The blanket of as much as 5 inches of wet, slushy snow that fell across the Baltimore area Monday was the heaviest snowfall of an underwhelming season and the latest measurable springtime snow in a decade.
The snow caused a few distruptions for morning commuters and minor power outages. It gave a snow day to some schoolchildren eager for sledding and snowball fights after a winter of multiple disappointments.
"I've got to do something, or I'll have a mutiny," said Clark Lare, chuckling, as he bought bacon and eggs to feed his son, Jack, and daughter, Sasha, at Whole Foods in Mount Washington.
Jack and Sasha had their own ideas of what to do on their day off from elementary school.
"Making a snowman!" exclaimed Sasha, a kindergartner at Garrison Forest School.
Snow chances rose and fell in forecasts leading up to Monday, like so many times during the past winter, but finally the snowfall exceeded the expectations of many. The difference, meteorologists said, was timing: The precipitation arrived overnight, before the spring sun's melting influence.
That meant one late taste of winter weather with spring already under way and milder weather arriving Tuesday, which is supposed to have a high in the low 50s. But there still may be a wait for the arrival of real spring weather, one forecaster said.
"Anybody that's looking for spring, they're just going to have to wait because it's not coming anytime soon," said Tom Kines, a senior meteorologist with AccuWeather.com. "If you're looking for those stretches of two to three days in the 70s with sunshine, it's going to be a while."
A measurement of 3.2 inches at BWI as of 2 p.m. made Monday Baltimore's snowiest March day since March 2, 2009, when 4.7 inches were measured at Baltimore-Washington International Thurgood Marshall Airport. It was Baltimore's snowiest March 25 on record, surpassing the 2.5 inches measured on that date in 1933.
It was also the latest snowfall for Baltimore since March 30, 2003, according to the National Weather Service.
Without more accumulation, Monday's snow will bring the seasonal total to 8 inches at BWI. That is more than four times as much as last season's 1.8 inches but well below the norm of about 18-20 inches.
Heavier snow fell to Baltimore's west and north, with 5 inches from Columbia to Parkville, and Arbutus to Loch Raven Reservoir.
March snow is relatively common in Baltimore — an average of about 2 inches have fallen during the month since the 1880s. But after a handful of snow predictions that didn't pan out, some were surprised to find they stilled needed their shovels.
At Ayd Hardware on York Road, owner Vincent Ayd decided just last week to put shovels, ice melter and other snow supplies into the basement storage room, he said.
"We took all the snow shovels away," he said, "and kind of just went into our spring mode."
Then came the snow. Luckily, the shovels weren't too far away, "and I did actually leave a couple bags of ice melter on the shelves, just in case."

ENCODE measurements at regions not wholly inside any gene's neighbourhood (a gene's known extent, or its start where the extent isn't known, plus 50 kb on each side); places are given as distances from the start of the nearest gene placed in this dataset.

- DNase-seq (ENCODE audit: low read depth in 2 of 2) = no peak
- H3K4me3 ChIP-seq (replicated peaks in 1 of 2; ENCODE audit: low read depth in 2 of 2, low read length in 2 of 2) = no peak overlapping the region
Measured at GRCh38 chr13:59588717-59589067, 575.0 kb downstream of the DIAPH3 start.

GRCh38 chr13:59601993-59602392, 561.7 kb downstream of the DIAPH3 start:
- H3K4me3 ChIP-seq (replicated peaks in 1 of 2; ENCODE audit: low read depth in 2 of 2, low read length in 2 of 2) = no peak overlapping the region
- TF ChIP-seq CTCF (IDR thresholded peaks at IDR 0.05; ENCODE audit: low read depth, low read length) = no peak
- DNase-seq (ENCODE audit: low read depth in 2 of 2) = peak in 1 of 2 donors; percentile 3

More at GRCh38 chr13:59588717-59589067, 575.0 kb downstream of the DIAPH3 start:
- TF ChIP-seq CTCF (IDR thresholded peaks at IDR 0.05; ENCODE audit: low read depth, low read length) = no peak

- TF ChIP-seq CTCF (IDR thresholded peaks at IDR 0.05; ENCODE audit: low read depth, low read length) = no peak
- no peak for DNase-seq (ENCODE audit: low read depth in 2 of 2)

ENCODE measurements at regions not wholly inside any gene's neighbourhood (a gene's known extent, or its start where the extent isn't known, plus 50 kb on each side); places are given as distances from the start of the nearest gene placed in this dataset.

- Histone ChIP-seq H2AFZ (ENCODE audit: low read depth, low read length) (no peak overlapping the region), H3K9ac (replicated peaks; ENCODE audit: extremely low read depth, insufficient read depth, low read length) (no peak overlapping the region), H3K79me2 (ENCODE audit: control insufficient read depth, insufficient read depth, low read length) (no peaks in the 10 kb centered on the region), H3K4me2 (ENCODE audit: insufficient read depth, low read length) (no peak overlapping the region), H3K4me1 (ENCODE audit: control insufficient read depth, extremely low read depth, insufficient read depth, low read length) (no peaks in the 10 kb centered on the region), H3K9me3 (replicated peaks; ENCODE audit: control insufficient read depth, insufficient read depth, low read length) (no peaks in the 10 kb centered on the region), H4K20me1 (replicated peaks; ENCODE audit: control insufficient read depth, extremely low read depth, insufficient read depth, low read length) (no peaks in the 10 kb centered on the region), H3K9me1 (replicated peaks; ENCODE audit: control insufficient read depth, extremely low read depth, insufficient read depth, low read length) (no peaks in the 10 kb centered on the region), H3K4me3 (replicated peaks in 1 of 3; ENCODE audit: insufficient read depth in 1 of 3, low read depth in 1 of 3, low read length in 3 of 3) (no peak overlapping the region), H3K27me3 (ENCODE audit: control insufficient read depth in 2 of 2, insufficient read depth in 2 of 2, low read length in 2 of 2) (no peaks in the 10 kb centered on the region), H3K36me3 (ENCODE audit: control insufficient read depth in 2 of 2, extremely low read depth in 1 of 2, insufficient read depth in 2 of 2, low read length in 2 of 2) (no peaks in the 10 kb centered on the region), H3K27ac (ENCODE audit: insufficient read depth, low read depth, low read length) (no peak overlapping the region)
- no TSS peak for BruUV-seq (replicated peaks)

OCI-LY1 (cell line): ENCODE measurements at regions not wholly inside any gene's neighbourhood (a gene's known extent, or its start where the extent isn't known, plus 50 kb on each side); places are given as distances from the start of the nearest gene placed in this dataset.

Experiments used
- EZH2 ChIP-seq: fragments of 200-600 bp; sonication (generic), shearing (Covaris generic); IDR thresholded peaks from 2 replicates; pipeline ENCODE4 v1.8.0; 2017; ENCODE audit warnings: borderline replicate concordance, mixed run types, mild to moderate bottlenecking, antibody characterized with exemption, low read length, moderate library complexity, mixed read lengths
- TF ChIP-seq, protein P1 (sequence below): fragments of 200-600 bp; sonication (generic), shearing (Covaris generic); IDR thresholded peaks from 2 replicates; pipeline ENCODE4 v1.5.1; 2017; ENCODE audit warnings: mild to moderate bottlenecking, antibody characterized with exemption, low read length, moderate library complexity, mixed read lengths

The store sold a few snow shovels and sleds on Monday, he said.
Snow supplies are an important income source throughout the cold months, Ayd said.
"All winter long in my business, I suffer when I don't have snow, because that's my cash flow in my winter months," he said.
His store is stocked with spring supplies such as fertilizer, seeds and garden spades.
"All that has been selling, and when the weather warms up, it'll go back to selling," he said.
The weather wasn't a threat to those gardens, though, said Gene Sumi, horticulturist at Homestead Gardens in Davidsonville. The snowfall had more affect on business — things were unusually quiet there Monday — than on the health of most of the center's plants and flowers, he said.
Most of Homestead's outdoor plants, from pansies to roses and fruit trees, are hardy enough to withstand considerably colder weather than Monday's, he said, and snow can even be a boon.
"Snow actually helps a lot of wintering-over plants by acting as insulation," he said.
Still, the unseasonably cold weather is potentially harmful to a variety of perennials the garden center has brought in from nurseries in North Carolina and Georgia, where they were planted during a growing season that starts about a month earlier than Maryland's.
"We're moving those inside," Sumi said. "That's really just an inconvenience, and again, it has to do with the temperatures, not the snow."
The snow isn't expected to stay around for long, with high temperatures forecast to hover around 50 degrees for the rest of the week.
But that's still well below normal for the month. Normal highs approach 60 degrees by the end of March in Baltimore.
The average temperature this month was running 2 degrees below normal through Sunday, at 40 degrees. If the trend holds, it would be the first string of consecutive colder-than-normal months since December 2010-January 2011.
Baltimore Sun reporters Alison Matas, Jonathan Pitts and Alison Knezevich contributed to this article.
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